BMC Genomics 01/2010; 11:411. · 4.40 Impact Factor
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    60. Tagung 2009 der Vereinigung der Pflanzenzüchter und Saatgutkaufleute Österreichs; 01/2010
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    ABSTRACT: GabiPD ("http://www.gabipd.org/":http://www.gabipd.org/) at the Max Planck Institute of Molecular Plant Physiology constitutes a repository and analysis platform of genomic, transcriptomic, proteomic, and metabolomic plant data provided by the GABI community (Riaño-Pachón et al., 2009). Beside the data, current versions of useful tools are being made accessible via GabiPD, such as MapMan (Usadel et al., 2005) and SATlotyper (Neigenfind et al., 2008). Access to GabiPD is provided via either the web interface or WebServices. In GabiPD, twenty different plant species are currently represented with the model plant A. thaliana on top followed by the crop plants S. tuberosum and H. vulgare. Innovative user interfaces allow interactive access to the different data types, e.g. (i) GreenCards to all text-based information, like sequences and comparative SNP information (e.g., Pajerowska-Mukhtar et al., 2009) (ii) YAMB to comparative genetic maps, (iii) MapManWeb to gene expression or metabolite profiling data mapped onto pathways, or (iv) 2DGelViewer to annotated 2DE gel images. All data types (e.g., clones, protein spots, gene expression data) in GabiPD are pointing to the central Gene GreenCard, where gene information is retrieved from genome annotation projects or UniGene sets (provided by NCBI). With the Gene GreenCards, we provide MapMan and Gene Ontology annotations and ortholog information (currently only between _A. thaliana_ and _O. sativa ssp. japonica_). Recently, a new graphical representation of transcripts was integrated displaying gene structure (untranslated regions, start and stop codons and exon-exon junctions). Protein domains as well as ESTs, are mapped on the transcript displays. In order to ease the transfer of knowledge from model to crop plants, we have performed similarity-based mappings between closely related species, i.e., _O. sativa ssp. japonica_ and _H. vulgare_. By the integration of complex data in a framework of existing knowledge, GabiPD provides new insights and allows for new interpretations of plant data. This work is/was supported by the BMBF (GABI grants 0312272, 0313112, 0315046). Neigenfind J et al. (2008) Haplotype inference from unphased SNP data in heterozygous polyploids based on SAT. _BMC Genomics_ 9:356. Pajerowska-Mukhtar K et al. (2009) Single nucleotide polymorphisms in the allene oxide synthase 2 gene are associated with field resistance to late blight in populations of tetraploid potato cultivars. _Genetics_, doi:"10.1534/genetics.108.094268":http://dx.doi.org/10.1534/genetics.108.094268 Riano-Pachon DM et al. (2009) GabiPD: The GABI Primary Database - a plant integrative ‘omics’ database. _Nucleic Acids Research_ 37(Database issue):D954-9, DOI "10.1093/nar/gkn611":http://dx.doi.org/10.1093/nar/gkn611 Usadel B et al (2006) PageMan: an interactive ontology tool to generate, display, and annotate overview graphs for profiling experiments. _BMC Bioinformatics_ 7:535.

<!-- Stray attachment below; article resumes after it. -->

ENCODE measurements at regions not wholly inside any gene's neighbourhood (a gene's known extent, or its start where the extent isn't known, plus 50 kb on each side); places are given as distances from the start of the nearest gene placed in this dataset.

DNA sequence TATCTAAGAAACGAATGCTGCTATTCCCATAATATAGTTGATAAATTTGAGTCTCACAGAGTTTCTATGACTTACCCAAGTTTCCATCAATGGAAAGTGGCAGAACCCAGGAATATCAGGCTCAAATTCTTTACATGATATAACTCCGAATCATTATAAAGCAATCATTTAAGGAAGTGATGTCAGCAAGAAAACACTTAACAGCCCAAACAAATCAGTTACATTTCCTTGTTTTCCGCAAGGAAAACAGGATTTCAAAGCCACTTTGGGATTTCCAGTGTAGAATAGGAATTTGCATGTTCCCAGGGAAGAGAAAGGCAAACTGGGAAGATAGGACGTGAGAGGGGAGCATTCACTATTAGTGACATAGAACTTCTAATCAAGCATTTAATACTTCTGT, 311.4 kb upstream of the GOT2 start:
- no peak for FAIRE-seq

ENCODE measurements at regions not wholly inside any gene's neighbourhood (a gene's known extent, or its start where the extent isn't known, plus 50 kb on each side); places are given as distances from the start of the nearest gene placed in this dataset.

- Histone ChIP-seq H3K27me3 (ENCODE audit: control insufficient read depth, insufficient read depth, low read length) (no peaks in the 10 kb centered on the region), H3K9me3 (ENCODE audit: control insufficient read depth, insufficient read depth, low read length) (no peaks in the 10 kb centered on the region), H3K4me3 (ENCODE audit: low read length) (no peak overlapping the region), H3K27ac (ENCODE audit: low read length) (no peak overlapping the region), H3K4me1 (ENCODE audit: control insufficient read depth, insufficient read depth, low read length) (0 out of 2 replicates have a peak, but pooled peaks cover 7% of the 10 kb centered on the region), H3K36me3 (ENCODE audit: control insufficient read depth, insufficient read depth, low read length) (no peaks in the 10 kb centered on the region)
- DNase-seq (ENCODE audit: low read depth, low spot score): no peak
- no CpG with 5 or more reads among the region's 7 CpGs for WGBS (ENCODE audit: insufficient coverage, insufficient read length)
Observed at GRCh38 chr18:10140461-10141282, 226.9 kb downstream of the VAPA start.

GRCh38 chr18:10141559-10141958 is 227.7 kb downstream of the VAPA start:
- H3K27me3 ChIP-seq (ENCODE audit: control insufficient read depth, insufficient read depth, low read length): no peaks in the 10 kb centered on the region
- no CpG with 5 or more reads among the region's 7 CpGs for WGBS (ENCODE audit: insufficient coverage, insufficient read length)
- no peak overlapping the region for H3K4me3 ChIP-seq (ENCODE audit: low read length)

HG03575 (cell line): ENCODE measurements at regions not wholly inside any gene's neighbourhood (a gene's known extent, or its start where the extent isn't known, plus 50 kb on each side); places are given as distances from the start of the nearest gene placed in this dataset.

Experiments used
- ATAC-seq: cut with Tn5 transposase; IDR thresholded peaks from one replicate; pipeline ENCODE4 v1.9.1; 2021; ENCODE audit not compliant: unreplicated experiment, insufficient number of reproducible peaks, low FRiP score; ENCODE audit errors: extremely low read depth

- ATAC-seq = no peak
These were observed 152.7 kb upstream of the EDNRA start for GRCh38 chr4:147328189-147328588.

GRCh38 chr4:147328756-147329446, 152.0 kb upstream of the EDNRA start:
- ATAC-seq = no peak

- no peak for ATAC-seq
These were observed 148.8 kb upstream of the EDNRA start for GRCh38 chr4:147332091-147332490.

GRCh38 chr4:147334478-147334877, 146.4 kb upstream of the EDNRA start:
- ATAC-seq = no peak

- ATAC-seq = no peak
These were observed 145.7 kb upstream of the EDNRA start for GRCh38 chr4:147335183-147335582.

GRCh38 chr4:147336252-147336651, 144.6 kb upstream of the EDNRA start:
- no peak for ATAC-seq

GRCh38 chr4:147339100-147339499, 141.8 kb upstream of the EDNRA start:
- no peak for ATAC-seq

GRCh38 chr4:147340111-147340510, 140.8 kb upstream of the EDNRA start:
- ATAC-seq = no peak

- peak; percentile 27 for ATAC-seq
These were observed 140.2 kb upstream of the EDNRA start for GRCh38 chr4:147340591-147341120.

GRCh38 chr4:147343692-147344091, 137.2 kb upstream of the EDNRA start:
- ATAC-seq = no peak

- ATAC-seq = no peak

Nature Precedings 01/2009;